Thought by some to be the first psychological thriller, this book left me slightly wanting.
The Collector is broken into three parts. The first part is from Clegg's point of view. Clegg is a man obsessed with a young woman and decides to "collect" her, much as he collects butterflies. The second part is from the woman's point of view, once she's been "collected". This was the part that I found unsatisfying. There were some observations in this portion about class, money and society which probably were more pertinent in the 60's, (which is when this book was written), than they are now. I found this portion slowed down the pacing considerably. The third part goes back to Clegg's point of view.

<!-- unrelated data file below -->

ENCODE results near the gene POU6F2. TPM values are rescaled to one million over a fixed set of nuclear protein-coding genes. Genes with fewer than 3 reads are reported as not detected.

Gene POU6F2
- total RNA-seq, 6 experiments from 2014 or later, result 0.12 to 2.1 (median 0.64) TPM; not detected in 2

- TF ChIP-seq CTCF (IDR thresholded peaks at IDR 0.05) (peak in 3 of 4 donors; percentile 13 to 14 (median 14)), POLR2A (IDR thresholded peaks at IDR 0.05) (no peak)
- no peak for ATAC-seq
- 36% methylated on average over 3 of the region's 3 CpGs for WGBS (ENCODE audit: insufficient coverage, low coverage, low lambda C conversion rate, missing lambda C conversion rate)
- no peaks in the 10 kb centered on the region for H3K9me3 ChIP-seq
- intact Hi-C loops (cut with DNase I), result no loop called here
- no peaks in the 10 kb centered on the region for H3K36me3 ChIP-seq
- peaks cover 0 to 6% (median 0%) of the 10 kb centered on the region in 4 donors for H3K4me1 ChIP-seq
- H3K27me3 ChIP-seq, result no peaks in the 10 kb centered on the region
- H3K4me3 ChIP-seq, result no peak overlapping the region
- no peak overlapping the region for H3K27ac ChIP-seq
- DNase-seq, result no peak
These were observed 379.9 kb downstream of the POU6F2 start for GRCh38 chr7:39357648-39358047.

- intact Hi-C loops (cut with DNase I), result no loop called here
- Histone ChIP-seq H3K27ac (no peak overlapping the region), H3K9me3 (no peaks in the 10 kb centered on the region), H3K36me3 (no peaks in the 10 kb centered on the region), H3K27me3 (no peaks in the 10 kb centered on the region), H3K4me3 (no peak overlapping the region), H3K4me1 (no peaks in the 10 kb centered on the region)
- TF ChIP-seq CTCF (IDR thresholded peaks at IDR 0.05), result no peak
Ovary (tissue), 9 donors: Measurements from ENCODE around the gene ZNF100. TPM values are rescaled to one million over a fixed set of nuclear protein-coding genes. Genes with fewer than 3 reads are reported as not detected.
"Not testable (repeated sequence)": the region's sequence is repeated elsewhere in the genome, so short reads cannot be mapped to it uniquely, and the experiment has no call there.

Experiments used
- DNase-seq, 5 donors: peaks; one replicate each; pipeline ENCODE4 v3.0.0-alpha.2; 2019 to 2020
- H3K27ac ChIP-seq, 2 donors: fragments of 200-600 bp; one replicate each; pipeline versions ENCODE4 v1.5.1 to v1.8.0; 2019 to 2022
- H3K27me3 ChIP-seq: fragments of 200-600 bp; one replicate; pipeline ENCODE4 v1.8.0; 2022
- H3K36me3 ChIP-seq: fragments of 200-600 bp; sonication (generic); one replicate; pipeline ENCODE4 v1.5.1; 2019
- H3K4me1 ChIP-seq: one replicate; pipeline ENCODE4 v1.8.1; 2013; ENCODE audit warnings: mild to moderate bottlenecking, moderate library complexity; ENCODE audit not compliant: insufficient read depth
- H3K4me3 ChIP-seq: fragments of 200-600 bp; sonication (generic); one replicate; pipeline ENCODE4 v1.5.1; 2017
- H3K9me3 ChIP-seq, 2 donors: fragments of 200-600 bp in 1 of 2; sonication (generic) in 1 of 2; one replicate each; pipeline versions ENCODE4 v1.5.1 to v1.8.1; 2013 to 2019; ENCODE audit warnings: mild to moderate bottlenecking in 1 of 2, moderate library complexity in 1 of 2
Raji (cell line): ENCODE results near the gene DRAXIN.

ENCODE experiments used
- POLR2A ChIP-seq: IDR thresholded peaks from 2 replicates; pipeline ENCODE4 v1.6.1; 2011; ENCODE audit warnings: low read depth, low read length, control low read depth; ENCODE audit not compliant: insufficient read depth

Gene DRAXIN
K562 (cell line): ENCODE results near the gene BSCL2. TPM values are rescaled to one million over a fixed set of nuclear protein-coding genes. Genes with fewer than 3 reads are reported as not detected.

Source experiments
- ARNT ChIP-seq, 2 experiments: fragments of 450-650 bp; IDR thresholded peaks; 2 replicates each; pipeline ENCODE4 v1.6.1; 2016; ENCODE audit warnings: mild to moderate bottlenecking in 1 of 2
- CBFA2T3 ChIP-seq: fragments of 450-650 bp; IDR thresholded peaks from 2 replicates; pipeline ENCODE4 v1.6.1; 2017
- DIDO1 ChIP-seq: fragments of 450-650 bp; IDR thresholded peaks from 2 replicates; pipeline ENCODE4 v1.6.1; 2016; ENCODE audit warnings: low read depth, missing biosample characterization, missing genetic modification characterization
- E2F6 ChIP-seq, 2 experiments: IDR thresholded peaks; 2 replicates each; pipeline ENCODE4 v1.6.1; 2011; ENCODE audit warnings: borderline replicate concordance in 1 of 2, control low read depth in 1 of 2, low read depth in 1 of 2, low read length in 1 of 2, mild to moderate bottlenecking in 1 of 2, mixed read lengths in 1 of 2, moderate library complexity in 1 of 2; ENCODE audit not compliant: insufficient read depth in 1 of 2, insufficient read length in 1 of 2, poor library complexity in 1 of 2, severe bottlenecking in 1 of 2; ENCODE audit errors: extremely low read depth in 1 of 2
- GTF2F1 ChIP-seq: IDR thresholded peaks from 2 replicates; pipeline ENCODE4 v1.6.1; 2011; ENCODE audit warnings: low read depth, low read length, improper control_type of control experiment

Clegg is where this book lives. The peeks inside his mind, while presented as normal thoughts on his part, are truly chilling to us readers who are sane. I shivered to read some of the things he was thinking. These psychological tics and the detached way in which they were presented were what made this book great. (You can see how I'm torn here between being unsatisfied, while at the same time finding some portions of The Collector to be outstanding.)
To today's jaded horror readers? This might not be the book for you. But to fans of stories like Silence of the Lambs, or even Red Dragon, I think this book will appeal, even though some of the themes are a bit outdated. It's to them that I recommend The Collector.